The building of Crosby Place must have taken some time, and, as Stow records, "Sir John died in 1475, so short a space enjoyed he that sumptuous building." He was buried in the neighbouring church of St. Helen, where in the chapel of the Holy Ghost, on the south side of the choir, his fine altar tomb exists in good condition, but is now perched so high up that the details can with difficulty be seen. It is composed of freestone, and has on it his recumbent figure and that of his first wife, Agnes, the material of these being alabaster. He is in plate armour, with a mantle over the shoulders, and a collar of roses and suns alternating, the latter a badge of Edward IV. assumed after the battle of Mortimer's Cross, when a mock sun appeared, which was thought to be an omen of victory. His head is resting on his helmet and his feet on a griffin. There is no sword, but a dagger on his right side. The wife is in a close cap, and her head rests on a cushion covered with a veil, which is held by a little angel on each side. She appears to have a collar of roses; at her feet are two small dogs. The Latin inscription, which has disappeared, is printed by Weever, and records the deaths of five children, apparently by his first wife. On the tomb are shields of arms, among them those of Crosby, viz.: Sable, a chevron Ermine between three rams trippant Argent, armed and hoofed Or. The crest, also a ram trippant; on the helmet of an esquire, formed the central boss of the groined roof of the bay window in the hall.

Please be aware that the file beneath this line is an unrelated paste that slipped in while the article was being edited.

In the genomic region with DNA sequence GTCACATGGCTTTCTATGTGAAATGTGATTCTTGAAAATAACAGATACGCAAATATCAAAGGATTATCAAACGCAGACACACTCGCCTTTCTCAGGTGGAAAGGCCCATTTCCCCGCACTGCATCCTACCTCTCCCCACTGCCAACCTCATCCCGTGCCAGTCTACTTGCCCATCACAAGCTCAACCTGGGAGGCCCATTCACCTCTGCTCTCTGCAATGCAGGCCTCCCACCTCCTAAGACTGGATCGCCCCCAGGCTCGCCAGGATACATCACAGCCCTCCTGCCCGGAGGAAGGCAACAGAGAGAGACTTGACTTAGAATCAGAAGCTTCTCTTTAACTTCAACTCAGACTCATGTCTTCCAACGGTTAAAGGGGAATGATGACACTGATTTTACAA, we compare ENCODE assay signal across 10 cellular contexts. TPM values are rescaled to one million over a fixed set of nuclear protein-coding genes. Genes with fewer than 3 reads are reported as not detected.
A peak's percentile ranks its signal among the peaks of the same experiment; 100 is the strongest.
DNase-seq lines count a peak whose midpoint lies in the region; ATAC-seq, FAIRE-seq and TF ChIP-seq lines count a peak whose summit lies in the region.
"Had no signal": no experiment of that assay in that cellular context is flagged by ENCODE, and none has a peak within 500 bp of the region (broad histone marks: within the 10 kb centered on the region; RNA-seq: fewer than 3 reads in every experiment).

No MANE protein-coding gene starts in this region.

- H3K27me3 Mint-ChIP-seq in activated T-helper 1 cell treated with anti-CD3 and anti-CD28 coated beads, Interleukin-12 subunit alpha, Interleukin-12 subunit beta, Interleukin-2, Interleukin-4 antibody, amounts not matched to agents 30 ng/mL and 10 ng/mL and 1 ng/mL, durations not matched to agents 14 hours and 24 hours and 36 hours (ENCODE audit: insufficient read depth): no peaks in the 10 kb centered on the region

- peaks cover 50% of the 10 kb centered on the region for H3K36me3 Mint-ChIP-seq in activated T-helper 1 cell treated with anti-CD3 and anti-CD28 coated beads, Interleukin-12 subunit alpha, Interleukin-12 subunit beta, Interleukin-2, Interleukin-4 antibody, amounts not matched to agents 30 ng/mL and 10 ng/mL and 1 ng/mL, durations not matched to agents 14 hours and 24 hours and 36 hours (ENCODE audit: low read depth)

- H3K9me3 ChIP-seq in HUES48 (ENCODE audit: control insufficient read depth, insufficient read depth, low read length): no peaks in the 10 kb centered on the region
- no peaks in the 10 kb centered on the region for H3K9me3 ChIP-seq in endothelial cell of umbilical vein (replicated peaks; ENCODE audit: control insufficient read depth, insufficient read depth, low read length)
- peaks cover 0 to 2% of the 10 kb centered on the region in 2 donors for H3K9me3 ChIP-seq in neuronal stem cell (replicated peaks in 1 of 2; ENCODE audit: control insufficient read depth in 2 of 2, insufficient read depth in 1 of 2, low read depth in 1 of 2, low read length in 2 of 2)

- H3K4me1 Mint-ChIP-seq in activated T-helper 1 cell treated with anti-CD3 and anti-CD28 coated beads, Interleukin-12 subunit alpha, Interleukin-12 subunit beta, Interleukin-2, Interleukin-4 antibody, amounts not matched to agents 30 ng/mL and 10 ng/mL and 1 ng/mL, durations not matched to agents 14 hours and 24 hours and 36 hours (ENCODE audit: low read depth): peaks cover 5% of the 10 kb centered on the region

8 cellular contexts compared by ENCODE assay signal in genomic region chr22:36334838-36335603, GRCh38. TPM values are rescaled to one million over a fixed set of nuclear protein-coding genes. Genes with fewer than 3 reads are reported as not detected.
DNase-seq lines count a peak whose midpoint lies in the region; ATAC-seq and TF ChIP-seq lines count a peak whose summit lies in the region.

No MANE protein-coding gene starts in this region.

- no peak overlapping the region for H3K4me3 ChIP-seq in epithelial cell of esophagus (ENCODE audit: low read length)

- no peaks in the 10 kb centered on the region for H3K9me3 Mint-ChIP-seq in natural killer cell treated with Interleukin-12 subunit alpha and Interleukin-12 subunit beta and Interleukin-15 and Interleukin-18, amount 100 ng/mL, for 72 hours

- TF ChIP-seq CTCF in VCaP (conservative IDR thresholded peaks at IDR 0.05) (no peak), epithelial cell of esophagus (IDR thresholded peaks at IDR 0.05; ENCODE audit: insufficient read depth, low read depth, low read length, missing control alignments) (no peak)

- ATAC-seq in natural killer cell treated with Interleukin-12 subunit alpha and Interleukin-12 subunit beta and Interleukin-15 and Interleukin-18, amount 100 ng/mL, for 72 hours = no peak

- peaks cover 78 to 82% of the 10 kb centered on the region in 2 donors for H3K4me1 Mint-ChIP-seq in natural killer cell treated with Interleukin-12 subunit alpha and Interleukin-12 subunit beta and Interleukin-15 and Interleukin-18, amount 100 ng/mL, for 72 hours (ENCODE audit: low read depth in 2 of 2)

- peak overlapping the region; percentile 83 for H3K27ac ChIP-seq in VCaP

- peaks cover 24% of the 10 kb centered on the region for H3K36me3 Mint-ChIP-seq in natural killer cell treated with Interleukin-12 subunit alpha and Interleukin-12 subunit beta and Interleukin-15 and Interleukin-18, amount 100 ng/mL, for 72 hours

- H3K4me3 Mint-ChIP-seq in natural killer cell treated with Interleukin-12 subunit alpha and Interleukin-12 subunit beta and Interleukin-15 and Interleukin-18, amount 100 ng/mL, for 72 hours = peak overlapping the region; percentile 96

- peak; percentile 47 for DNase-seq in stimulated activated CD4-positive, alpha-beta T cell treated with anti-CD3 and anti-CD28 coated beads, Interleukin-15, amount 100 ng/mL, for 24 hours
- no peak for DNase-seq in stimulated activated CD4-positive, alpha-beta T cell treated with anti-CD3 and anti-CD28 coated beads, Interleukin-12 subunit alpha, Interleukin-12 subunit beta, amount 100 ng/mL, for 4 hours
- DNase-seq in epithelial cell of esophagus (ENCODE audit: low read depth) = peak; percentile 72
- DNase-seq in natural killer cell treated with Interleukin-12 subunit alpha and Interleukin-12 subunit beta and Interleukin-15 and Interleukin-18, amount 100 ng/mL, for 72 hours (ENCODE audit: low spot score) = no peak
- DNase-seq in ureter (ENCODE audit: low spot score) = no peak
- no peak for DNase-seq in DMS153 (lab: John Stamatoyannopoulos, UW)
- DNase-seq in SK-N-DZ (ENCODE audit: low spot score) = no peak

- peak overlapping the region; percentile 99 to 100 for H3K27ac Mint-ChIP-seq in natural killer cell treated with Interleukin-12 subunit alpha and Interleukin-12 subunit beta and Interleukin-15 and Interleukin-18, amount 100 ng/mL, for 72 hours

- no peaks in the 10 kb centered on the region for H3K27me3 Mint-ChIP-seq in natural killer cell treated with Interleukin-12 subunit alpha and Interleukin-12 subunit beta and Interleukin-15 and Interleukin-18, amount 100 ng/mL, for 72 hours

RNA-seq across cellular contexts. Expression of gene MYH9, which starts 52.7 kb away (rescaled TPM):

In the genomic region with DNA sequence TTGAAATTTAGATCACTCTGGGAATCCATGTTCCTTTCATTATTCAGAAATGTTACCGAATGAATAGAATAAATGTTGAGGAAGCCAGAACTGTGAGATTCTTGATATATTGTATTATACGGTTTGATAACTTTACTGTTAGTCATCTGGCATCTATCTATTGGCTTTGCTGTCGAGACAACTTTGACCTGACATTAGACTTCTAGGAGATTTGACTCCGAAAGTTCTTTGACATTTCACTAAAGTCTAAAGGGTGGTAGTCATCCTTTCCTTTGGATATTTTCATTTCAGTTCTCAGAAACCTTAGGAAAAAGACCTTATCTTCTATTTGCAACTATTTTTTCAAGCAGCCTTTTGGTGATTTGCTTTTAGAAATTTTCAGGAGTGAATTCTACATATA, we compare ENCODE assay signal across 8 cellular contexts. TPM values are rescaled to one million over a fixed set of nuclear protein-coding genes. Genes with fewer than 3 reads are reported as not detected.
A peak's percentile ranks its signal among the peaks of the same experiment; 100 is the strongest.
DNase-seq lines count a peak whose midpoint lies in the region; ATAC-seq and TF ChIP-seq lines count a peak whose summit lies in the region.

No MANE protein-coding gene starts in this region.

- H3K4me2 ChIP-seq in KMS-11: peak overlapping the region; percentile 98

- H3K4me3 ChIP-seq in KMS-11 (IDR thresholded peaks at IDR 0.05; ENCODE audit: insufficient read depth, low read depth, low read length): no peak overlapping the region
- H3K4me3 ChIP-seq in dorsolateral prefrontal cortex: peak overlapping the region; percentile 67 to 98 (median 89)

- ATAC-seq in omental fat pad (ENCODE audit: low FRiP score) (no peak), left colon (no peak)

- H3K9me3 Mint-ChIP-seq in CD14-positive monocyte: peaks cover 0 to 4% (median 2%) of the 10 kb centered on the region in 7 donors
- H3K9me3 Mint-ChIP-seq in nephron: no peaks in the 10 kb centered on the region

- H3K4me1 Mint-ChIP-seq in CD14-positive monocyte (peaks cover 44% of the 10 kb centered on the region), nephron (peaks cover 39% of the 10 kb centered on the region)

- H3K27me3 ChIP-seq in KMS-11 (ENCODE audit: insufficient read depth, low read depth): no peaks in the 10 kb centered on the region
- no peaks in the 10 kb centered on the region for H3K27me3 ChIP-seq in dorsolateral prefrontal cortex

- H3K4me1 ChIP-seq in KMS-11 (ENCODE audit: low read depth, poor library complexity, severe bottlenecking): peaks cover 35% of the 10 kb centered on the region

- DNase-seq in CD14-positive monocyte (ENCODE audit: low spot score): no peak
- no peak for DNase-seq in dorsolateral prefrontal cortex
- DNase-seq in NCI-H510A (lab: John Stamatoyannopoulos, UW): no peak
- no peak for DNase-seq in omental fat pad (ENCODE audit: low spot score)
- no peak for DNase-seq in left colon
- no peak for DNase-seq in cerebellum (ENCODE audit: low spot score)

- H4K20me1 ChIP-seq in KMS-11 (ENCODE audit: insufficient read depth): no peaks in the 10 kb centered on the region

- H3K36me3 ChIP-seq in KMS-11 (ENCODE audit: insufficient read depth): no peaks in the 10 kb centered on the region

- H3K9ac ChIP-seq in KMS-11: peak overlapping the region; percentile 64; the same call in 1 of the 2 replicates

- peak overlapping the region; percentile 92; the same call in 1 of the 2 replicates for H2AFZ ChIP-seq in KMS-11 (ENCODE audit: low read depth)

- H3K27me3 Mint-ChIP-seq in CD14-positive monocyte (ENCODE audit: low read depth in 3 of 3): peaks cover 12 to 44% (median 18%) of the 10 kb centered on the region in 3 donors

Crosby's will was proved in the Prerogative Court of Canterbury, February 6th, 1475. The executors were Thomas Rigby and William Bracebridge. The former was Common Serjeant in the year 1459, and his technical knowledge must have been useful in the preparation of so long and elaborate a document, a copy of which we print in the appendix. Bracebridge, citizen and draper, was associated with Sir John in his second mission to Burgundy, and was also during some years a member of Parliament for London. Among other noteworthy bequests was a sum of £100 for the repair of Bishopsgate and the walls adjoining, provided that the work should be begun within ten years. This was effected as part of a general scheme of restoration during the mayoralty of Sir Ralph Joceline in 1477. At the beginning of the 19th century the testator's arms were still in existence, though much defaced, on a part of the wall at or near Bethlehem Hospital. He left 500 marks for "the renewing and reforming of the church," and money for a priest to say mass for his soul, and to the prioress and convent of St. Helen. To his second wife, Anne, who survived him, he bequeathed £2,000 in money, jewels, clothing and household goods, also Crosby Place during her life, or if she were about to have a child at the time of his decease, during the minority of her child; and, if no child were born, to his wife for the residue of the term should she live so long. After the death of his wife with no child before the expiration of the lease, he bequeathed the remainder of it to his executors, and directed them to sell the same and to dispose of the money so obtained for the benefit of his soul and the souls of his wives and children. As to the real estate, in the event of all his family dying out, including his cousin Peter Christemas, he left the remainder to the Grocers' Company to be spent in various ways, which he fully specified. In accordance with the provisions of his will, money was given for the building of the brick tower of Theydon Garnon church in Essex, as might be learnt from an inscription there now partly defaced. The date is 1520.